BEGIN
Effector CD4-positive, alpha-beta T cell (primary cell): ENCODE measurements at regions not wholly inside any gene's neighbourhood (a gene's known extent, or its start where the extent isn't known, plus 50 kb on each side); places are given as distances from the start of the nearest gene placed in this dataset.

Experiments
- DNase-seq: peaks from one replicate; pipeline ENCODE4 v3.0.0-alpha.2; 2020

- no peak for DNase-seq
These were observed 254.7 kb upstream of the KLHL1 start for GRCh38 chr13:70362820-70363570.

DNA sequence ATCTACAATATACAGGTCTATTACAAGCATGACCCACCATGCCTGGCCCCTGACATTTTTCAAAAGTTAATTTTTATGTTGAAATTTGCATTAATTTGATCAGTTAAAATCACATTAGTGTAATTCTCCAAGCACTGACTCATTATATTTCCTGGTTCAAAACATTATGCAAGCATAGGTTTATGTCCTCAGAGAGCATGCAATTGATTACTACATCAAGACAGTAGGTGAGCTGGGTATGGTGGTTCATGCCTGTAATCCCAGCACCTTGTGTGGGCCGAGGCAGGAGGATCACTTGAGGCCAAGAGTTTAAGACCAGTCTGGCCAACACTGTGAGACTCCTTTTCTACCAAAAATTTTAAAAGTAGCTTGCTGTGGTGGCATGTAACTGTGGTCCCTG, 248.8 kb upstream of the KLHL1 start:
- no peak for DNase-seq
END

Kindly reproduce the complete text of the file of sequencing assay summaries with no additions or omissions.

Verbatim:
Effector CD4-positive, alpha-beta T cell (primary cell): ENCODE measurements at regions not wholly inside any gene's neighbourhood (a gene's known extent, or its start where the extent isn't known, plus 50 kb on each side); places are given as distances from the start of the nearest gene placed in this dataset.

Experiments
- DNase-seq: peaks from one replicate; pipeline ENCODE4 v3.0.0-alpha.2; 2020

- no peak for DNase-seq
These were observed 254.7 kb upstream of the KLHL1 start for GRCh38 chr13:70362820-70363570.

DNA sequence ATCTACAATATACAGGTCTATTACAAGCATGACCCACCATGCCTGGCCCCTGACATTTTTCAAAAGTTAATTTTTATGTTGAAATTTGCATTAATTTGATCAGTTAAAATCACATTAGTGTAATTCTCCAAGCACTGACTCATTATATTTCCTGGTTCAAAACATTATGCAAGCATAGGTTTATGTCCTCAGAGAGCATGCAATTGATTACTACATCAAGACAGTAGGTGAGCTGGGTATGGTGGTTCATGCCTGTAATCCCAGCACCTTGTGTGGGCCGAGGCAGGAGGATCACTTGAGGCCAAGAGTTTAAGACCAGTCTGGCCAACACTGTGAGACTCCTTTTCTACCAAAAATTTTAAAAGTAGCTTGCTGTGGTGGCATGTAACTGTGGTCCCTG, 248.8 kb upstream of the KLHL1 start:
- no peak for DNase-seq